Even though Adam, Eve and now Cain have messed up, God apparently didn’t abandon them. Notice, he provides garments of skin for Adam and Eve to cover their shame. And with Cain he puts a protective marker on him to keep him from being harmed. God is still merciful in our sin and wants what is best for us. Even with the movement away from Eden, the very end of Genesis four says that at that time men began to call on the name of the Lord. If we learn anything from these stories, may we ate least be a people who call on the name of the Lord often and always.


1. What stood out to you today?

2. What is one thing you can take away from this chapter?






Daily reading: Read Genesis chapter 5

From Adam to Noah

These are Adam’s descendants through his son Seth:

Adam was 130 when Seth was born and lived 930 years and died.

Seth was 105 when Enosh was born and lived 912 years and died.

Enosh, Adam’s grandson was 90 when his son Kenan was born and lived 905                      years and died.

Kenan, Adam’s great grandson was 70 when Mahalalel was born and lived 910                    years and died.

Mahalalel  was 65 when his son Jared was born and he lived 895 years and died

Jared was 162 when Enoch was born and he lived 962 years and died.

Enoch was 65 when Methuselah, Adam’s great, great, great, great, great                     grandson was born and he lived 365 years and DID NOT DIE.  He walked                      with God faithfully and God “took him away”

Methuselah was 187 years when his son Lamech was born and he lived 969                         years, more than anyone documented has lived, and died the year of the                      flood.

Lamech was 182 when Noah was born and he lived 777 years and died.

Noah lived 500 years and became the father of Shem, Ham and Japheth.



Food for Thought: I thought 100 was old…

Genesis five is interesting. This is the account of the line of Adam, a genealogy. The first people that lived on the earth, lived a LONG time. Get past their old ages for just a moment, notice what is happening. God hasn’t abandoned his creation. Adam had other kids, Adam’s kids, had kids and so on. God may have banished mankind from the Garden, but he didn’t turn his back on us. I don’t want to get ahead of where we are in the story and talk about the flood just yet. But for now, in this chapter, notice, that Adam’s descendants are a part of an important story, an important journey of faith.

Enoch is one of the names that has always fascinated me. Lets zero in on Enoch for just a moment, “21 When Enoch had lived 65 years, he became the father of Methuselah. 22 After he became the father of Methuselah, Enoch walked faithfully with God 300 years and had other sons and daughters. 23 Altogether, Enoch lived a total of 365 years. 24 Enoch walked faithfully with God; then he was no more, because God took him away” (Gen 5:21-24). I like this, Enoch walked faithfully with God for 300 years. Whatever the other people in his day were doing, Enoch didn’t go with the flow. Enoch swam up stream, so to speak. He went against the current, and God rewarded him for his faithfulness. Enoch walked faithfully with God and then God took him. Maybe one day Enoch just went missing, or this is just a way of saying that one day after being faithful for so long Enoch died as a servant of God. I like the idea that one day Enoch was out and about, maybe he was just done doing his devotional and praying when in the next minute he was standing in the presence of God? Whatever is meant by these words, may we strive to be people who live like Enoch.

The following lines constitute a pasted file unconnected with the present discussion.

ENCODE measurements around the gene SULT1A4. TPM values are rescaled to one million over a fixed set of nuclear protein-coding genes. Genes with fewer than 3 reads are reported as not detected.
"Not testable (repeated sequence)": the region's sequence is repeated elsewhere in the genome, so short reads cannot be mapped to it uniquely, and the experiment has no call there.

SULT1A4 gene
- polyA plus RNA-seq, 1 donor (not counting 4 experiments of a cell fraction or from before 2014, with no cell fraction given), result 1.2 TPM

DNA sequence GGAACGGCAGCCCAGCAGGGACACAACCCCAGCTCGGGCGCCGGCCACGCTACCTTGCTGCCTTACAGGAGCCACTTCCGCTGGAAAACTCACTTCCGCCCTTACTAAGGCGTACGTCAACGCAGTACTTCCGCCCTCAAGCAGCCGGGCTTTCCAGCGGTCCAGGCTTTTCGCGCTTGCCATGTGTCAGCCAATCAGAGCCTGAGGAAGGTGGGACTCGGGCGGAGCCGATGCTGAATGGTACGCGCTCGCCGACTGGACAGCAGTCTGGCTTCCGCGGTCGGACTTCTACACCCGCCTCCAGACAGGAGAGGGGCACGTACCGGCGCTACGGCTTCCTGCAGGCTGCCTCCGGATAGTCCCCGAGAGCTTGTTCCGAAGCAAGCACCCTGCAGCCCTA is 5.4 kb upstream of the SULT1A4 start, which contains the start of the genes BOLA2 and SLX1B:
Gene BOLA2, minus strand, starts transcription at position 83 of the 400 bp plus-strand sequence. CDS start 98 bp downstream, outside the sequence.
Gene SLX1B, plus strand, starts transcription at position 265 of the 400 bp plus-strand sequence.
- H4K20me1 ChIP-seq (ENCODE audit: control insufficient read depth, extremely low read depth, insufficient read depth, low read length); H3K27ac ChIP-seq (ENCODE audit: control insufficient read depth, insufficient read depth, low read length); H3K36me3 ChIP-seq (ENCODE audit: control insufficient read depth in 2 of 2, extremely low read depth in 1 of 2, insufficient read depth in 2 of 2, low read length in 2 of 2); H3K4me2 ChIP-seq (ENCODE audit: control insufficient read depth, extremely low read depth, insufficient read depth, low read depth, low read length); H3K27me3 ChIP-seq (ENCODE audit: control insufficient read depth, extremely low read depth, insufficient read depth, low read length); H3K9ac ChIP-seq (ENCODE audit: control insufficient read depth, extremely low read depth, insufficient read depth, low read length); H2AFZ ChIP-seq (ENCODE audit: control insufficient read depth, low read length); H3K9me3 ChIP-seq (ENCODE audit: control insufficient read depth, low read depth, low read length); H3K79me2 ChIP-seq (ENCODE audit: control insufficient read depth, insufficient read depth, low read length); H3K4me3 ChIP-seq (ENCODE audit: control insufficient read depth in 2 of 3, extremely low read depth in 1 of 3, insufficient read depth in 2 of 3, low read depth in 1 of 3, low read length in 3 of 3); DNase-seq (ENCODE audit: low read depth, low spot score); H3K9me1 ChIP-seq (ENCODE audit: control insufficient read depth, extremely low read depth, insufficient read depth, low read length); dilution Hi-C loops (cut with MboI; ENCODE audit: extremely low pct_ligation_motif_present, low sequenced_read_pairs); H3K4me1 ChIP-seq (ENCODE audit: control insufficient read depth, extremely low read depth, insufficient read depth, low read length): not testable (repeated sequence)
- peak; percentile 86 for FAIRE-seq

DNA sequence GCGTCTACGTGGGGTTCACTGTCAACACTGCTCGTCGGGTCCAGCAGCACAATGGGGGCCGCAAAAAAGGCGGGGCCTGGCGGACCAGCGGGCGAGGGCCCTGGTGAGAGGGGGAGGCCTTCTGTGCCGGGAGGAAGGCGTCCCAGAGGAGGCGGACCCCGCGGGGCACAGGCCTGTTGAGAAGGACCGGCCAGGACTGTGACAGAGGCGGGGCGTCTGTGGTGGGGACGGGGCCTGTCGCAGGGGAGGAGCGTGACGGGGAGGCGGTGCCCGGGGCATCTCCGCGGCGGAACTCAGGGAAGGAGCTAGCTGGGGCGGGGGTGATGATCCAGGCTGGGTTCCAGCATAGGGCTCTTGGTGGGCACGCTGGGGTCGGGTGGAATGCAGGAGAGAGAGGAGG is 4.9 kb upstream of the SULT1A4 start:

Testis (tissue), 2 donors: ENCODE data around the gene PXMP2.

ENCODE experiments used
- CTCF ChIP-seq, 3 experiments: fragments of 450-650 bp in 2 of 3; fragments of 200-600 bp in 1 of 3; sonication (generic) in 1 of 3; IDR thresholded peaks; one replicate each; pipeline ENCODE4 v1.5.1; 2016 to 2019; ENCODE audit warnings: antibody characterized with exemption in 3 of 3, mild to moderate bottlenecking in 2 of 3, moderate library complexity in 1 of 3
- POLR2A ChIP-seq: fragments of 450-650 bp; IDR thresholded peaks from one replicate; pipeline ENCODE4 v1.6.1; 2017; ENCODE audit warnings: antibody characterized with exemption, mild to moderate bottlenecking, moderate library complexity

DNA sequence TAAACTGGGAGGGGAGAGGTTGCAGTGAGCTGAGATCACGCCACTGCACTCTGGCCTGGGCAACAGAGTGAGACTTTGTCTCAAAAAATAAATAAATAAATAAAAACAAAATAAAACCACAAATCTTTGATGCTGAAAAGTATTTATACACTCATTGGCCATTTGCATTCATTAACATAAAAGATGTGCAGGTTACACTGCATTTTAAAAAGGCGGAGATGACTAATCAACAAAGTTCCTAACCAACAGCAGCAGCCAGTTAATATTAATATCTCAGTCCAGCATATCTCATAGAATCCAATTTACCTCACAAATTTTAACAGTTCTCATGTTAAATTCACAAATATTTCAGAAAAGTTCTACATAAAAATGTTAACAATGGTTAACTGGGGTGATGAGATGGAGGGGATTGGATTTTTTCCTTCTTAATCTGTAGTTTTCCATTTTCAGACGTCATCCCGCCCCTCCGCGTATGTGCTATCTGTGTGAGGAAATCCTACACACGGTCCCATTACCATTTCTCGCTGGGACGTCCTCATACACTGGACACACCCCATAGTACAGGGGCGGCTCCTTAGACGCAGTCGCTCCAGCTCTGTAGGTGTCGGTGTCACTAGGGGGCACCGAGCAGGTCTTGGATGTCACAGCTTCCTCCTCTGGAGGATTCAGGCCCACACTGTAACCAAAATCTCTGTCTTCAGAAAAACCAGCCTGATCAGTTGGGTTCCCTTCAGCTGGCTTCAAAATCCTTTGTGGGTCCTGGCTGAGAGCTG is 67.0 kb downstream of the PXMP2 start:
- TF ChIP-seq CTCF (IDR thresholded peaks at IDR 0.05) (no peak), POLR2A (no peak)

How old are you? How long have you been following Christ? What do you want your tombstone to say? I want mine to be similar to the depiction of Enoch, “Jason, he walked with God ___ years faithfully and God took him home!”


1. What stood out to you today?

2. What is one thing you can take away from this chapter?



About Jason Retherford

The random musings of a youth minister.
This entry was posted in Uncategorized. Bookmark the permalink.

Leave a Reply

Fill in your details below or click an icon to log in: Logo

You are commenting using your account. Log Out /  Change )

Google photo

You are commenting using your Google account. Log Out /  Change )

Twitter picture

You are commenting using your Twitter account. Log Out /  Change )

Facebook photo

You are commenting using your Facebook account. Log Out /  Change )

Connecting to %s